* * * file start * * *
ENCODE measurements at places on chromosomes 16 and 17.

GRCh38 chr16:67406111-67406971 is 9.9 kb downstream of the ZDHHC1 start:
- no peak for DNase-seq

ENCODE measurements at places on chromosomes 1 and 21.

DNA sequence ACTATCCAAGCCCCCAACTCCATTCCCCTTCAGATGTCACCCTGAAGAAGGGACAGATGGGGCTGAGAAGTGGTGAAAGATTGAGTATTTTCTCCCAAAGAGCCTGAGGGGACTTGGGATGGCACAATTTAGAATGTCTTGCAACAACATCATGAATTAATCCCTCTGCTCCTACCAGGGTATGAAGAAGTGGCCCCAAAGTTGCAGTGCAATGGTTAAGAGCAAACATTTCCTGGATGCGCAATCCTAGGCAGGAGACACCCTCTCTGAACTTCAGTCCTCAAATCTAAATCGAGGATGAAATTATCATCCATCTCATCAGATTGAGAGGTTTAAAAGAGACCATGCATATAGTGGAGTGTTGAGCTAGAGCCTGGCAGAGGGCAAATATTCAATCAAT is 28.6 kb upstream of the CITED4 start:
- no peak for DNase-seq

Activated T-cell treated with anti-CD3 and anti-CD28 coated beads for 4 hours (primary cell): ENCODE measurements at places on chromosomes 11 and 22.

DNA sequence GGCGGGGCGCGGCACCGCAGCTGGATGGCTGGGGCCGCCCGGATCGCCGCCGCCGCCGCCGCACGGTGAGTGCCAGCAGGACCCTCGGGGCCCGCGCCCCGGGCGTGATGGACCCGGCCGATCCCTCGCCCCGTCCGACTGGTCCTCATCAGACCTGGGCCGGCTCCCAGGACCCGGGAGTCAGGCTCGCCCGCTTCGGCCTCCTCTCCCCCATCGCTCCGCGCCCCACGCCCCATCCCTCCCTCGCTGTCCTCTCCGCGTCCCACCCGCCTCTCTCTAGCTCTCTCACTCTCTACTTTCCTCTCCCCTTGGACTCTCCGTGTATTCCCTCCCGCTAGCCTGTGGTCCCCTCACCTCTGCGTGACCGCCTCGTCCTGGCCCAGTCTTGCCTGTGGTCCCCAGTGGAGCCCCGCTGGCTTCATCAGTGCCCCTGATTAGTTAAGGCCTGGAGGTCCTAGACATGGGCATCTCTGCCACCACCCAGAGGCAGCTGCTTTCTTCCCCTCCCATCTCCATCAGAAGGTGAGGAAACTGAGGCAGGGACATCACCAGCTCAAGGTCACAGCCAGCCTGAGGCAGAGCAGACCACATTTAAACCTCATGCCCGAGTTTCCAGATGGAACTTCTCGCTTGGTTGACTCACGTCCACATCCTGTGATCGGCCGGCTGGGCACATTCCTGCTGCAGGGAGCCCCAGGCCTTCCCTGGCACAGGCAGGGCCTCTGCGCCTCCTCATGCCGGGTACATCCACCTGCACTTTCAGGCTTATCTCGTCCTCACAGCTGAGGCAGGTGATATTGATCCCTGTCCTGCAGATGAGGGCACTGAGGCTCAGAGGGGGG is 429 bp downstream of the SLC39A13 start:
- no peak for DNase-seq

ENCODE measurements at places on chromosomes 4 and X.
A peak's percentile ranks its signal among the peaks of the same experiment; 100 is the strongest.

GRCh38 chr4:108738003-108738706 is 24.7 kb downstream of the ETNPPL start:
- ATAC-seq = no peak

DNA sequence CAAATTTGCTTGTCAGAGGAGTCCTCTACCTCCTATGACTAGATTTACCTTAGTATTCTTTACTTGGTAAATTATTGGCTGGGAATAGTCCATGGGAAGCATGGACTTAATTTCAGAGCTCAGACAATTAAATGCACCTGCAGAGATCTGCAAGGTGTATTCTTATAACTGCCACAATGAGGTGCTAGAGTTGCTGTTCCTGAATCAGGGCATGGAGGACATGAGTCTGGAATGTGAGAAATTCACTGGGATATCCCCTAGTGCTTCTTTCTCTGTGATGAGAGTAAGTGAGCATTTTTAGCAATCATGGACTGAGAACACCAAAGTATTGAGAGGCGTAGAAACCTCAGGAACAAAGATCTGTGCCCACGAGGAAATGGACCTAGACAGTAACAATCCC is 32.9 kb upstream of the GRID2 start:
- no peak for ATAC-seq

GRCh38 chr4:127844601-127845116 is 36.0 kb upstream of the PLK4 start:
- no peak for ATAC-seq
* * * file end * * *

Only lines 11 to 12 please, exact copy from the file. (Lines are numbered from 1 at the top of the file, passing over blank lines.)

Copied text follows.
A peak's percentile ranks its signal among the peaks of the same experiment; 100 is the strongest.

GRCh38 chr4:108738003-108738706 is 24.7 kb downstream of the ETNPPL start: